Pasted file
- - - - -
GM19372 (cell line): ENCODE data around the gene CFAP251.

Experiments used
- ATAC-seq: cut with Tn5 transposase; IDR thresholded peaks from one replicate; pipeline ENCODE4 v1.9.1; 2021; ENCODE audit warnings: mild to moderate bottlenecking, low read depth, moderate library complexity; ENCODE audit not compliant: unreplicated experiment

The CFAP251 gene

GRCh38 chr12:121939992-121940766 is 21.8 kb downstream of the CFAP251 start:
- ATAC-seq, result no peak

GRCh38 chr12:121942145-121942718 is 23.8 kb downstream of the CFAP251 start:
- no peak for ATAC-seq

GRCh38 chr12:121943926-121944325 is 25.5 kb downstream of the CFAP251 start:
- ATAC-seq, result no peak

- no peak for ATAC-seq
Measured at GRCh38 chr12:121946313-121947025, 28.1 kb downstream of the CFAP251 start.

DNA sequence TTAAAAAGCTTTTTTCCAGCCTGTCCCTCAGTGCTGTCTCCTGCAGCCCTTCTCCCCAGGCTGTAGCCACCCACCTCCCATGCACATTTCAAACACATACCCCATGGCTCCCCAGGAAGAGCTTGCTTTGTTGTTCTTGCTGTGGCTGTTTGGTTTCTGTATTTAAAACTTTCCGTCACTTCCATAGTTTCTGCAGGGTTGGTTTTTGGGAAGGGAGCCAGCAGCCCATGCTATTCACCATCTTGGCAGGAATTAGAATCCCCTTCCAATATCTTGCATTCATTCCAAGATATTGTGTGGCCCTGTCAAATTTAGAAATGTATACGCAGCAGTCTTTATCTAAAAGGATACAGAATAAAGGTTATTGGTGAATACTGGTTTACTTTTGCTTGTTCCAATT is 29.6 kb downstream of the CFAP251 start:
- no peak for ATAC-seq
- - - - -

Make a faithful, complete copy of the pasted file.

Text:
GM19372 (cell line): ENCODE data around the gene CFAP251.

Experiments used
- ATAC-seq: cut with Tn5 transposase; IDR thresholded peaks from one replicate; pipeline ENCODE4 v1.9.1; 2021; ENCODE audit warnings: mild to moderate bottlenecking, low read depth, moderate library complexity; ENCODE audit not compliant: unreplicated experiment

The CFAP251 gene

GRCh38 chr12:121939992-121940766 is 21.8 kb downstream of the CFAP251 start:
- ATAC-seq, result no peak

GRCh38 chr12:121942145-121942718 is 23.8 kb downstream of the CFAP251 start:
- no peak for ATAC-seq

GRCh38 chr12:121943926-121944325 is 25.5 kb downstream of the CFAP251 start:
- ATAC-seq, result no peak

- no peak for ATAC-seq
Measured at GRCh38 chr12:121946313-121947025, 28.1 kb downstream of the CFAP251 start.

DNA sequence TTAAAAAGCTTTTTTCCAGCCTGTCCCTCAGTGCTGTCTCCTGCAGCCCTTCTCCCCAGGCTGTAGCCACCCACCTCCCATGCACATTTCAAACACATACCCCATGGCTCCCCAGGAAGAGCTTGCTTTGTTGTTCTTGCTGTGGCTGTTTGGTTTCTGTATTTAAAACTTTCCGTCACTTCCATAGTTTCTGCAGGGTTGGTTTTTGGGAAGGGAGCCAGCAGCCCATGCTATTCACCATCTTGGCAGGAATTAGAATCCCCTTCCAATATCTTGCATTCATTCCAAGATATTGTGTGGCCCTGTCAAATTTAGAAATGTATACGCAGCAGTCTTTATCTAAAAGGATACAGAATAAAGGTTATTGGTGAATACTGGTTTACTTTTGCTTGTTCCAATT is 29.6 kb downstream of the CFAP251 start:
- no peak for ATAC-seq